SALT LAKE CITY — On June 19, 1865, Union soldiers arrived in Galveston, Texas, and declared the Civil War was over and those enslaved were now freed.
The day has come to be known as Juneteenth, or Freedom Day, a day to celebrate when the final black slaves in America were freed.
With civil unrest occurring throughout the country due to protests over police brutality against the black community, more and more focus has been put on this year’s commemoration in Utah than in year's past.
On Wednesday, the Utah Jazz announced that they, along with the Larry H. Miller Sports & Entertainment company, will observe the day as an official company holiday.
“In the midst of the national conversation and calls for racial justice, our franchise has made the decision to pause, work to further educate ourselves, and reflect on our country’s race relations both past and present by observing Juneteenth,” said Utah Jazz President Jim Olson.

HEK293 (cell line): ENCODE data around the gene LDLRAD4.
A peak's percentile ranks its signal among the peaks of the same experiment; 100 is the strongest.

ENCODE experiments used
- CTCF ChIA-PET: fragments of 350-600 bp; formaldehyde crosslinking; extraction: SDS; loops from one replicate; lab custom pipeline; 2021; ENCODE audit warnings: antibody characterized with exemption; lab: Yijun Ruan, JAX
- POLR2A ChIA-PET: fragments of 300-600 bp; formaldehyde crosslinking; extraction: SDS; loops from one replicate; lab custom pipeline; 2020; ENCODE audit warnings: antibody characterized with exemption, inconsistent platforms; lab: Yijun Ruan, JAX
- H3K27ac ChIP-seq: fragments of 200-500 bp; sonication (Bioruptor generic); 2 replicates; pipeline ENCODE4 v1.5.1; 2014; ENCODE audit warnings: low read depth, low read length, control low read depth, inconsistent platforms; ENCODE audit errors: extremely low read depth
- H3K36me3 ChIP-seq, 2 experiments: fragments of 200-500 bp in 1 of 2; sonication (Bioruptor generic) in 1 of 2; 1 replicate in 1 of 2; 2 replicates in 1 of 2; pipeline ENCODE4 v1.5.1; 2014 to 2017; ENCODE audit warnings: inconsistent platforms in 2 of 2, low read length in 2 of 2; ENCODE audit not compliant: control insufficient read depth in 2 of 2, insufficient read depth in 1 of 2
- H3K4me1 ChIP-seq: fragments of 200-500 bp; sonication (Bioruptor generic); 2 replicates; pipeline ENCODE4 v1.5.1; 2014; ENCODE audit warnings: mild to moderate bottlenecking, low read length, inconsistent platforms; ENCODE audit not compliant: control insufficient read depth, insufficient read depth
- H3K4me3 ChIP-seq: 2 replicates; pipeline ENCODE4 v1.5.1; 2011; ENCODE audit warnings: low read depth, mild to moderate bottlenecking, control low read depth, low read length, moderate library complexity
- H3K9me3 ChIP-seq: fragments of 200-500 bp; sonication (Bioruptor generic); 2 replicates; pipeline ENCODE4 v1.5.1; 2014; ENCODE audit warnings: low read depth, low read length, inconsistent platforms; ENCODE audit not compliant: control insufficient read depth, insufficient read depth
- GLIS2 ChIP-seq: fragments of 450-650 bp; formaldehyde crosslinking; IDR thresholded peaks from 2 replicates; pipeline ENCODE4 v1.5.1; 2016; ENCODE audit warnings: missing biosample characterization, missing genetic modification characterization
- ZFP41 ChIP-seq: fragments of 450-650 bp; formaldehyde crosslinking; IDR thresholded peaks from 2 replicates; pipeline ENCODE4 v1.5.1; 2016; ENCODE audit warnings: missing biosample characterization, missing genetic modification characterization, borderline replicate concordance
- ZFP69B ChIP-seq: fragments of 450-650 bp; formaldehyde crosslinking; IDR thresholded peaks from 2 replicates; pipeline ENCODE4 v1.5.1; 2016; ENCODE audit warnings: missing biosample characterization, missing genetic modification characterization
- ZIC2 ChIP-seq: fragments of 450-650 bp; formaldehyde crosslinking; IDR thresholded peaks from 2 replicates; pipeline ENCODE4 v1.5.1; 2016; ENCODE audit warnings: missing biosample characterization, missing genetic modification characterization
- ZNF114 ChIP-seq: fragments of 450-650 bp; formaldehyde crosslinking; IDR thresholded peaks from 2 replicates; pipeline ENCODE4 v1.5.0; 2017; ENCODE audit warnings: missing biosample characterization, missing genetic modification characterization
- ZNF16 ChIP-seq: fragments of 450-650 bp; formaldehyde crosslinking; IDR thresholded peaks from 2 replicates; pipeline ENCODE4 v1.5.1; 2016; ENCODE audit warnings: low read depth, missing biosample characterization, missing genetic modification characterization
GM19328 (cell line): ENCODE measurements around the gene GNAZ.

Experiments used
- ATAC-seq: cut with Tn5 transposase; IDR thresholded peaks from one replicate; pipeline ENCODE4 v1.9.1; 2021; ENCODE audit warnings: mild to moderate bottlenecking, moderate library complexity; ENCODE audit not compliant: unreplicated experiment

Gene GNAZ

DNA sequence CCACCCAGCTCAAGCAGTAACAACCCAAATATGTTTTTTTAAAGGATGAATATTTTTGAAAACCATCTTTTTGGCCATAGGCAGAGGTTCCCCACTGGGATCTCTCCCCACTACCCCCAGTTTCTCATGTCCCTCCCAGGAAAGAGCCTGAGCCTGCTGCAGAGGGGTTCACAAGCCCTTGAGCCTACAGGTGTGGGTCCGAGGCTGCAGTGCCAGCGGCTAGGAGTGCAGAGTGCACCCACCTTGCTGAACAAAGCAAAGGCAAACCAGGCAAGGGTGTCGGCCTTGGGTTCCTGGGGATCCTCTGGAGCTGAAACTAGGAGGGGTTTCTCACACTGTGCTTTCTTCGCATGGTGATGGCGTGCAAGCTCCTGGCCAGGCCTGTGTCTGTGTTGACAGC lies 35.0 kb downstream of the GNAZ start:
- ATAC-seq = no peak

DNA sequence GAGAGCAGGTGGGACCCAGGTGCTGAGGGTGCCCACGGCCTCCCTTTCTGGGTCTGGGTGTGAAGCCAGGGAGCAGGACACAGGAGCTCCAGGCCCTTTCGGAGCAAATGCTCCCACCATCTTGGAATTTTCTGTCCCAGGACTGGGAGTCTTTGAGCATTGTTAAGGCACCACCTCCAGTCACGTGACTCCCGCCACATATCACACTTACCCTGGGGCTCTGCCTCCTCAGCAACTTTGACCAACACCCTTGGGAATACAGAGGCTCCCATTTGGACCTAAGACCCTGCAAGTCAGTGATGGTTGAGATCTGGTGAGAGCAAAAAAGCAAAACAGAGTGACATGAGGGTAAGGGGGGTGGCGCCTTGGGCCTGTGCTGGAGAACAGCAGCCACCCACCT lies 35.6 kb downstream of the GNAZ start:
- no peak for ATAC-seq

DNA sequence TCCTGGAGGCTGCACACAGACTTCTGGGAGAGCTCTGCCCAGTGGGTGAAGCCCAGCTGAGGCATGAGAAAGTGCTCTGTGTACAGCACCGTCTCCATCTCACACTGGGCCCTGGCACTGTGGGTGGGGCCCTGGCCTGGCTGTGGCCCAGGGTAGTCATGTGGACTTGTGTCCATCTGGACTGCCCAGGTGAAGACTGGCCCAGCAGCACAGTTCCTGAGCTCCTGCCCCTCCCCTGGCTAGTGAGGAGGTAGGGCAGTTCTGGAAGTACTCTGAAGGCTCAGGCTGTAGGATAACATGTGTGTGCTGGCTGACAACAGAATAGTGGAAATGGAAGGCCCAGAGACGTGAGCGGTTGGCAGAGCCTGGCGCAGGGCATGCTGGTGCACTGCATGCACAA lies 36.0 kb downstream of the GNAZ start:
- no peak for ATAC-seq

Olson said it’ll be a chance for the organization to learn about freedom and the fight for all equality. Historically, Juneteenth has not been celebrated by the state or organizations in it. Utah didn’t officially recognize the day as a holiday or a day of observance until 2016, leaving many in the state unaware of its historical significance.
June 19, 1865, came almost 2½ years after President Abraham Lincoln's Emancipation Proclamation had formally freed the slaves, and months after the Civil War had officially come to an end on April 9, 1865, when Gen. Robert E. Lee surrendered his Confederate troops to Gen. Ulysses S. Grant.
Before Gen. Gordon Granger read federal orders in Galveston stating all previously enslaved people in Texas were free, the Emancipation Proclamation had been inconsistently enforced in the remote state.
On Friday, the Jazz employees will have access to watch “John Lewis: Good Trouble,” the new movie chronicling the Georgia congressman’s 60-plus years of social activism and legislative action on civil rights, voting rights, gun control, health care reform and immigration.
“This is an important milestone in our history and another step for us to learn more about freedom for all and the fight for equality, and ideally be part of helping to create meaningful change,” Olson said.